The Syrian war is at once incomprehensibly byzantine and very simple. It is complex in the number of countries involved, in the shifting and fragile internal alliances and resentments of the groups constituting the rebellion, in the threads of national interest that circle back and consume themselves like a snake eating its own tail. To take just one example: after a decade of friendly relations with Syria, Turkey turned on Syrian president Bashar al-Assad and decided to work toward his downfall, and Turkish president Recep Tayyip Erdoğan vowed that his country would “support the Syrian people in every way until they get rid of the bloody dictator and his gang.” Since then, Turkey has served as a staging ground for the rebel Free Syrian Army (FSA), but it has also been repeatedly accused of funneling funds and arms to ISIS, which regularly attacks FSA bases and beheads the soldiers it captures. Turkey has provided military aid to the effort to combat ISIS, but it also devotes energy and resources to fighting Kurdish nationalists, who have been more effective in fighting ISIS than any other group to date. In November 2016, Erdoğan reiterated his determination to unseat Assad, saying Turkish forces had entered Syria in August 2016 for no other reason than to remove Assad from power. One day later, he retracted his statement and claimed Turkey’s military campaign in Syria had been designed solely to defeat ISIS, the terrorist group whose operations Turkey had at least tacitly and perhaps actively supported. Turkey is now working closely with Russia, which has done more than any other country to prevent Erdoğan from realizing his goal of bringing down Assad. Turkey is just one of at least nine countries involved in the conflict.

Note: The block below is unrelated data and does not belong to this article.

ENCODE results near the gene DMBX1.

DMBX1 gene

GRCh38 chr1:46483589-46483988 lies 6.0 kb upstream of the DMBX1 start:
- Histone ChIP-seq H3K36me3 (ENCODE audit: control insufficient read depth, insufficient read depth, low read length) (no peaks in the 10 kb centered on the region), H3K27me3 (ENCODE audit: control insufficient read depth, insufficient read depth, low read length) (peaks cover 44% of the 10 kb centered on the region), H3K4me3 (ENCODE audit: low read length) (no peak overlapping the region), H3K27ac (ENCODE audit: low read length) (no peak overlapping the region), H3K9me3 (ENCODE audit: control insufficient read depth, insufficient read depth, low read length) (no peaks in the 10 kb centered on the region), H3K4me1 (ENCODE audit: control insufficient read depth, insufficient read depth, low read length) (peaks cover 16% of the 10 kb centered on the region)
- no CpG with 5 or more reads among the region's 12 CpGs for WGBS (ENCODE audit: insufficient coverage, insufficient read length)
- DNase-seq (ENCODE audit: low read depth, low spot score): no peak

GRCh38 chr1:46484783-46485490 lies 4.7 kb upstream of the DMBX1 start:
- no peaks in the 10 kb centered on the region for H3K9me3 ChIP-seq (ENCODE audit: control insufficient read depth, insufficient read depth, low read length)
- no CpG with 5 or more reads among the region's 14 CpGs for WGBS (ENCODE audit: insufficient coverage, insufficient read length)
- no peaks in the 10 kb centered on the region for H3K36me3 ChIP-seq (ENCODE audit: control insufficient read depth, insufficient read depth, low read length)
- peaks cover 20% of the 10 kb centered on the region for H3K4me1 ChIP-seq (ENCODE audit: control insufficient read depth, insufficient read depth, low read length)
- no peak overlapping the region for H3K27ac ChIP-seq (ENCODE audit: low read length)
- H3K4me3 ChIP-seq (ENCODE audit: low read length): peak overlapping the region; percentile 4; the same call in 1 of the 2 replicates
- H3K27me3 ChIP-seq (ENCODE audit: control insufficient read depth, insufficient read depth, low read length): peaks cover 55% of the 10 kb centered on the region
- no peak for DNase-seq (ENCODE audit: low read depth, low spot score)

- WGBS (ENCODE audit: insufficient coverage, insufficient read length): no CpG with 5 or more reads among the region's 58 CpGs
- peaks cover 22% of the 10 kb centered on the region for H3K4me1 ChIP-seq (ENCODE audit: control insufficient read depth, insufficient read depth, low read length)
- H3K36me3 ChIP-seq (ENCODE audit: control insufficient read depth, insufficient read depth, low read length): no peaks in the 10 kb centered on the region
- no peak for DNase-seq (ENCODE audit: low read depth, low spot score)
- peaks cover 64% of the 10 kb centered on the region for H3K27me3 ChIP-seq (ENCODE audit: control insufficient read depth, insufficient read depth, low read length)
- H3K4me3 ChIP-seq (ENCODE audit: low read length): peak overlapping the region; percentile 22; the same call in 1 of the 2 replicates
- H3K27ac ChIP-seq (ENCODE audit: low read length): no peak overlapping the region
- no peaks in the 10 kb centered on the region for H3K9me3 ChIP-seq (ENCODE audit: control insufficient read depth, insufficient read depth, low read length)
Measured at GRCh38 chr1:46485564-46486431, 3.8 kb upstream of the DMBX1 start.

Tag Archives: Syria
Talk to Bashar al-Assad’s enemies, and they’ll tell you he’s to blame for every man, woman and child who has been killed in Syria. That’s 400,000. Or 450,000. Or 500,000. The figures, so carelessly put together by the media, the UN and the various opposition groups who naturally want the statistics to be as high as possible, now embrace 100,000 souls who may – or may not – be still alive. But death tolls have nothing to do with compassion. They are about blame, about culpability.
And the claim that Assad is responsible for every one of the dead rests on the notion that he ‘started the war’. In his case, this means that the arrest and torture – and in one case, reported killing – of a group of schoolchildren who had written anti-regime graffiti on a wall in the southern city of Dera’a, was the ignition switch for the mass opposition rallies and subsequent armed uprising which has devastated Syria. In the case of Dera’a, Assad realised the seriousness of the event – he fired the city governor and sent his deputy foreign minister, Faisal Mekdad to see the families. Too late.
It’s time America explored how to end the multiple wars it has helped cause since 2001, rather than dropping more bombs
War-whoops and loud applause from foreign policy establishments and their media supporters have greeted President Trump’s missile strike in Syria, the dropping of the world’s largest non-nuclear bomb on Afghanistan and the dispatch of a naval task force in the direction of North Korea.
This spurt in belligerence over the last week has as much to do with domestic American politics as any fundamental new development in the rest of the world. Trump needed to defuse the accusation that he was too close to President Putin and too tolerant of a Russian ally like Bashar al-Assad. The resort to military action was largely in keeping with the old Pentagon saying that “defence policy ends at the water’s edge”, meaning that it is politics inside, not outside the US, which is the real decision-maker.
If Trump cares so much about Syrian babies, why is he not condemning the rebels who slaughtered children?
It was the Mother of all Hypocrisy. Some dead Syrian babies matter, I guess. Other dead Syrian babies don’t matter. One mass murder in Syria two weeks ago killed children and babies and stirred our leaders to righteous indignation. But the slaughter in Syria this weekend killed even more children and babies – yet brought forth nothing but silence from those who claim to guard our moral values. Now why should this be?
When a gas attack in Syria killed more than 70 civilians on 4 April, including babies and children, Donald Trump ordered a missile attack on Syria. America applauded. So did its media. So did much of the world. Trump called Bashar al-Assad “evil” and “an animal”. The EU condemned the Syrian regime. Downing Street called the gas attack “barbaric”. Almost every western leader demanded that Assad should be overthrown.